Nerve release and nerve transfer procedures are used to relieve nerve compression and to restore function and feeling to a limb, respectively. Nerve compression can occur when muscles or connective tissue (fascia) become tighter than usual, from swelling or inflammation, and squeeze the nerve. You may feel tingling, numbness, pain or even paralysis. Nerve release surgery is useful for carpal tunnel syndrome and other compression injuries such as cubital tunnel syndrome and tarsal tunnel syndrome. If not treated, compression injuries can eventually damage a nerve.

During nerve release surgery, Mr Kode cuts the constricting muscle or fascia band, or removes the cause of compression on the nerve. You should notice immediate relief of symptoms, but full recovery may take several months. In a nerve transfer, a nerve from a less important muscle is moved to a more important muscle to restore function. Mr Kode uses functioning nerves close to the injured muscle or sensory area and transfers them, connecting them to the injured site. Motor (movement) nerves are used to restore muscle function, while sensory nerves are used to restore sensation. The transferred nerve then takes over that function, but this may involve some rehabilitation treatment, as you may need to train your brain to use the new nerve pathway. In general, this technique of using a nearby nerve source offers faster recovery.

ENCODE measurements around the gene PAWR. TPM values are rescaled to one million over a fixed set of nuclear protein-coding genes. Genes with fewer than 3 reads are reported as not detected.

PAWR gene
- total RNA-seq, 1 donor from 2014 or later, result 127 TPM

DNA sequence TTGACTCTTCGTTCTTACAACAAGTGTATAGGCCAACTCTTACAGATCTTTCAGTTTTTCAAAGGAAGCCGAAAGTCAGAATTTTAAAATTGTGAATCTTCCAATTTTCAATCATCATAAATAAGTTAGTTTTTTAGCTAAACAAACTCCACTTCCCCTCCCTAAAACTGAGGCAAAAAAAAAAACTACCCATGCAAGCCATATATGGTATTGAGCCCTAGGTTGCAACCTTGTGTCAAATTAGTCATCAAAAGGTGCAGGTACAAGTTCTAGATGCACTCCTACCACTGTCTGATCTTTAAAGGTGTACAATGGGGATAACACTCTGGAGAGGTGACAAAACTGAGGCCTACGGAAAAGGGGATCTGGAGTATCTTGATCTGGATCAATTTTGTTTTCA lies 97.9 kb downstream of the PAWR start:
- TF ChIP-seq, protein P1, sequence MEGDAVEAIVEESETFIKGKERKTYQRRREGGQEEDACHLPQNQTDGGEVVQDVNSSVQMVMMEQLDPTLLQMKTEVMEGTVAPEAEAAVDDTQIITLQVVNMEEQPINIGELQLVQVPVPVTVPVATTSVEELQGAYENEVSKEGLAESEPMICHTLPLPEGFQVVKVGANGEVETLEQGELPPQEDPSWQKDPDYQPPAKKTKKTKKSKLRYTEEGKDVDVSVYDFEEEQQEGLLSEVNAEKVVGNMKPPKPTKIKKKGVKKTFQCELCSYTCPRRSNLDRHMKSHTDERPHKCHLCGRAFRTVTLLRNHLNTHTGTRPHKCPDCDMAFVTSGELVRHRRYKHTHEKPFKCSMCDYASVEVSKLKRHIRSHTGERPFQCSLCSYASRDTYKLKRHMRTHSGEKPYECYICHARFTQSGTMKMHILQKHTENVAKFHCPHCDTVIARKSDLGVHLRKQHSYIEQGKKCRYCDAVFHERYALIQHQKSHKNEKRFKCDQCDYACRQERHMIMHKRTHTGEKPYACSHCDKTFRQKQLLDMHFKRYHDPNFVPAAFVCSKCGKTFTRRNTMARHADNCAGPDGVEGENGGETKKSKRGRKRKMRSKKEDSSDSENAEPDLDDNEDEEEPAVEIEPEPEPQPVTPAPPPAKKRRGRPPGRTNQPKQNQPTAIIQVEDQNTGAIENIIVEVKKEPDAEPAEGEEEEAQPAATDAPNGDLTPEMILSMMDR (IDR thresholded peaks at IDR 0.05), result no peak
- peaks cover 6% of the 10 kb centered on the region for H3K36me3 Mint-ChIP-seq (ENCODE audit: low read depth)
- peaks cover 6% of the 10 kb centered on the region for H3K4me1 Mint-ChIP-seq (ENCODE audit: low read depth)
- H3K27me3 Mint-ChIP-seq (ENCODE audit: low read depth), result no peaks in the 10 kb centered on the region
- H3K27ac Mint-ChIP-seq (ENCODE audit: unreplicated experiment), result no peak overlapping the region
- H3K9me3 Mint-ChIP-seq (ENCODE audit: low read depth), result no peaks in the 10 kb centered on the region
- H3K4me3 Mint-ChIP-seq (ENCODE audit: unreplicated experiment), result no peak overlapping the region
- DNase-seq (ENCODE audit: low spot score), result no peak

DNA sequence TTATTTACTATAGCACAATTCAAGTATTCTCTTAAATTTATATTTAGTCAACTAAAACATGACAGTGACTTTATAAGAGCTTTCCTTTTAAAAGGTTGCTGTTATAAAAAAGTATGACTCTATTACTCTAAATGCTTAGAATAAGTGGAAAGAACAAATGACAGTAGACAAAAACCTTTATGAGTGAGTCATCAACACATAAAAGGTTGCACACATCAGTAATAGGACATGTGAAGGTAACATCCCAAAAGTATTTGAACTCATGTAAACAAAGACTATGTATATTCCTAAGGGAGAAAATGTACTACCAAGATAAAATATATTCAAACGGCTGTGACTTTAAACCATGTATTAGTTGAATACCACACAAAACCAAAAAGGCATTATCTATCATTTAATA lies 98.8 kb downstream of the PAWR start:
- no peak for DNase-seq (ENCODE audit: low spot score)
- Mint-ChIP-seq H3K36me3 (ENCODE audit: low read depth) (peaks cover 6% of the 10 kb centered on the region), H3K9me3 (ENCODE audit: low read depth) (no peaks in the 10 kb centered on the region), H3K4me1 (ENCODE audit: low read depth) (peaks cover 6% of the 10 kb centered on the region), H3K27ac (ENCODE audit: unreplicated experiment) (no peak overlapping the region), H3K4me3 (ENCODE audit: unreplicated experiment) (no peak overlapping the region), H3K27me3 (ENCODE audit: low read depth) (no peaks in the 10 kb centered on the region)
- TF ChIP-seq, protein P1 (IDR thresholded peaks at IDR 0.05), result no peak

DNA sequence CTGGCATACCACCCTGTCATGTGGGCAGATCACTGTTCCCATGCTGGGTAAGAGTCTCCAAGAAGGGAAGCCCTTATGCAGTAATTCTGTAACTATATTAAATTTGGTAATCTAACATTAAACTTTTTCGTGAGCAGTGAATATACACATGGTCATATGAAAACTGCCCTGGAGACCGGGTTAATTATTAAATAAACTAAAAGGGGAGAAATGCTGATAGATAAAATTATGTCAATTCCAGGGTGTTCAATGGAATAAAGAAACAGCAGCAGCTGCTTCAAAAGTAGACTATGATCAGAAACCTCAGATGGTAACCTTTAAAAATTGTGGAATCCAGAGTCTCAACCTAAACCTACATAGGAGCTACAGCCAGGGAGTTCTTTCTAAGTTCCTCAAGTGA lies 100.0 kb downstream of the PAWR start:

Mr Kode and his team at the Launceston Plastic Surgery Unit will assist you with your surgical needs. Please contact us to book an appointment.